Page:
Medical cannabis act stalls, prep begins for 2019

 

Last update: April 12, 2018

 

The legislative effort in to pass the South Carolina Compassionate Care Act in 2018 ran out of time before a key deadline, ending its chances for passage this year. Lawmakers and supporters have wasted no time looking ahead to 2019. The act — which would establish regulated access to medical marijuana for patients who qualify — gained a great deal of critical support from lawmakers this year. We will continue to build on that support, and we expect lawmakers to begin where they left off once the legislature reconvenes in January.

If you are a resident of South Carolina, make sure your lawmakers knows of your continued support. The bills put forth by Sen. Tom Davis and Rep. Peter McCoy are compassionate, carefully considered, and will be presented again next year. Lawmakers should know of your ongoing support. The drive to pass a workable program that benefits patients continues!

If you would like to get involved, please contact allies Compassionate S.C. for ways you can contribute!


Decriminalization

 

In 2012, marijuana possession arrests (as opposed to arrests for manufacture or sales) accounted for 88% of all marijuana-related arrests in South Carolina. Unfortunately, these arrests affect minority communities in South Carolina most harshly. According to the ACLU, black South Carolinians are almost three times as likely to be arrested as their white neighbors, despite similar use rates. These arrests are made at the expense of preventing and solving violent and property crimes.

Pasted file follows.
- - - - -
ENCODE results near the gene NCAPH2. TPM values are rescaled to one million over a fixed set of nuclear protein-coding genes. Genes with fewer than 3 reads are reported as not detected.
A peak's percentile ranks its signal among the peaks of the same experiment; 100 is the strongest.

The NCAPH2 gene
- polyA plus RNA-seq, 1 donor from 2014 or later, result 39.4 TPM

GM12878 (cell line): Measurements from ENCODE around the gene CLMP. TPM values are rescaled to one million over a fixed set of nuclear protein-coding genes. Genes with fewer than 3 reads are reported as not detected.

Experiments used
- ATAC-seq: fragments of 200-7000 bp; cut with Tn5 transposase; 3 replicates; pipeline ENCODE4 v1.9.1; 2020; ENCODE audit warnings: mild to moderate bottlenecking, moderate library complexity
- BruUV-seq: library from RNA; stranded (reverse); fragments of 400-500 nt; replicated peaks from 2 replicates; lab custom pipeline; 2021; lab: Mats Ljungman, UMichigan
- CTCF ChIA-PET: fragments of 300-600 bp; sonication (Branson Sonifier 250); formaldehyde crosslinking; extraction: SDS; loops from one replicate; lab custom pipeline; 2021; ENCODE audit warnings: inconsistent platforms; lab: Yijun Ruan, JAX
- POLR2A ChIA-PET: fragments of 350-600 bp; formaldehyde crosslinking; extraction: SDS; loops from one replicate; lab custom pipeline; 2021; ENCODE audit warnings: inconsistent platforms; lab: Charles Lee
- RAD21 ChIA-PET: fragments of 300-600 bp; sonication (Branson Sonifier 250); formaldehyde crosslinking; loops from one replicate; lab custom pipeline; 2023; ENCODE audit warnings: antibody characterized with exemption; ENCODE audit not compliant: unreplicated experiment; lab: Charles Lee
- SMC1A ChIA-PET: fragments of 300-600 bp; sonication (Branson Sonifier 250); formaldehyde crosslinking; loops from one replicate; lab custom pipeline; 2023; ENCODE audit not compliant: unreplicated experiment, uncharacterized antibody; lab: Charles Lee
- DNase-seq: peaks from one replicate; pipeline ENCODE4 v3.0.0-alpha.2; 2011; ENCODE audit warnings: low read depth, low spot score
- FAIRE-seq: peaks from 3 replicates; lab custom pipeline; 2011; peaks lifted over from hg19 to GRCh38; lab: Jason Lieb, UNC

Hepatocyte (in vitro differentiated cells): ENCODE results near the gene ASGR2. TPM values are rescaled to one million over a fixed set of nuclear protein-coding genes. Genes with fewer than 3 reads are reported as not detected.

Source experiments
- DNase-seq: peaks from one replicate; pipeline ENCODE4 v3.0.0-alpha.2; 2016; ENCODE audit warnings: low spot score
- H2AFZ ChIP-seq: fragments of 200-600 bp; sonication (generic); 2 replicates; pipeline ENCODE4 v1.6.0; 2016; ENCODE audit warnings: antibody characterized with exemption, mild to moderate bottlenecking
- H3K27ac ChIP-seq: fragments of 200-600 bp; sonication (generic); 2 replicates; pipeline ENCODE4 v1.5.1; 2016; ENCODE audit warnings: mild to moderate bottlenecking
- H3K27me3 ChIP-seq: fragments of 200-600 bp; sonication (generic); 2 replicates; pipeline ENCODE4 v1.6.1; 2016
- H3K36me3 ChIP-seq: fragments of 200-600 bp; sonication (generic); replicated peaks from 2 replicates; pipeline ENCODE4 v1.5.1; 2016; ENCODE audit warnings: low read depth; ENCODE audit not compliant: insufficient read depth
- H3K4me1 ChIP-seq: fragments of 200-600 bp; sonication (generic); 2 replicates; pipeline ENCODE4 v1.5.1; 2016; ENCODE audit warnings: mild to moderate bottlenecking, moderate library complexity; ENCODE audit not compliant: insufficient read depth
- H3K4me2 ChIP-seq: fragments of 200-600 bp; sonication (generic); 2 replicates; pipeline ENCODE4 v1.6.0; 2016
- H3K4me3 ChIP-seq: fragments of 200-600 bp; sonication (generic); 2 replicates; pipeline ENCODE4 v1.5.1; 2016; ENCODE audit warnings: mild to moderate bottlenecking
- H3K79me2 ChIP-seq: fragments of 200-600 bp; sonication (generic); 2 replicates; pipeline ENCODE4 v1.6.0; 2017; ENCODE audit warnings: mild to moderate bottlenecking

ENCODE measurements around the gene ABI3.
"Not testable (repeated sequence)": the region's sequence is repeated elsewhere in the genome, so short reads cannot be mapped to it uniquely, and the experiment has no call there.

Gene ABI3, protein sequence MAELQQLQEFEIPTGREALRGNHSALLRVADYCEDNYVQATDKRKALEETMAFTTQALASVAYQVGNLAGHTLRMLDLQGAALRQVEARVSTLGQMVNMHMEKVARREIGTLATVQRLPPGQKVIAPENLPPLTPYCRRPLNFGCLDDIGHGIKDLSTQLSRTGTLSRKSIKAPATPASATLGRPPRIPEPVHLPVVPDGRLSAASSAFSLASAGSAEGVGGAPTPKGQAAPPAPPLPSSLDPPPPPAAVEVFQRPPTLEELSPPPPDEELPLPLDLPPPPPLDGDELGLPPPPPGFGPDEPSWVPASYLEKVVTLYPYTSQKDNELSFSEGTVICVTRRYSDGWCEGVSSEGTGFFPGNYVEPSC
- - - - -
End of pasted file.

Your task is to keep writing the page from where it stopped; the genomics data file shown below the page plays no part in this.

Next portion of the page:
Thankfully, South Carolina lawmakers are starting to realize that it’s time to reform the state’s criminal penalties for marijuana possession to free up the necessary time and money to go after violent criminals who cause true havoc in our communities. Rep. Mike Pitts introduced H. 3117, which would have made possession of one ounce or less punishable by a civil fine of $100-200 and would not carry an arrest. While this legislation did not receive a floor vote during the 2015-2016 session, it’s important your legislators hear you support this sensible step forward.

Currently, 22 states — including North Carolina and Mississippi — have removed jail time as a possible penalty for marijuana possession.

For more information on South Carolina’s marijuana arrests, usage, and other related data, please see Jon Gettman, Ph.D.’s report.


Take action!

 

Speak out:

Contact us: If you are interested in getting more involved and are a person with a serious illness, doctor, nurse, clergy member, Ph.D., lawyer, or other influential member of your community, please email state@mpp.org and be sure to include your address or zip code.

Stay connected: To stay updated on the status of marijuana policy reform in South Carolina, be sure to subscribe to MPP’s free legislative alert service.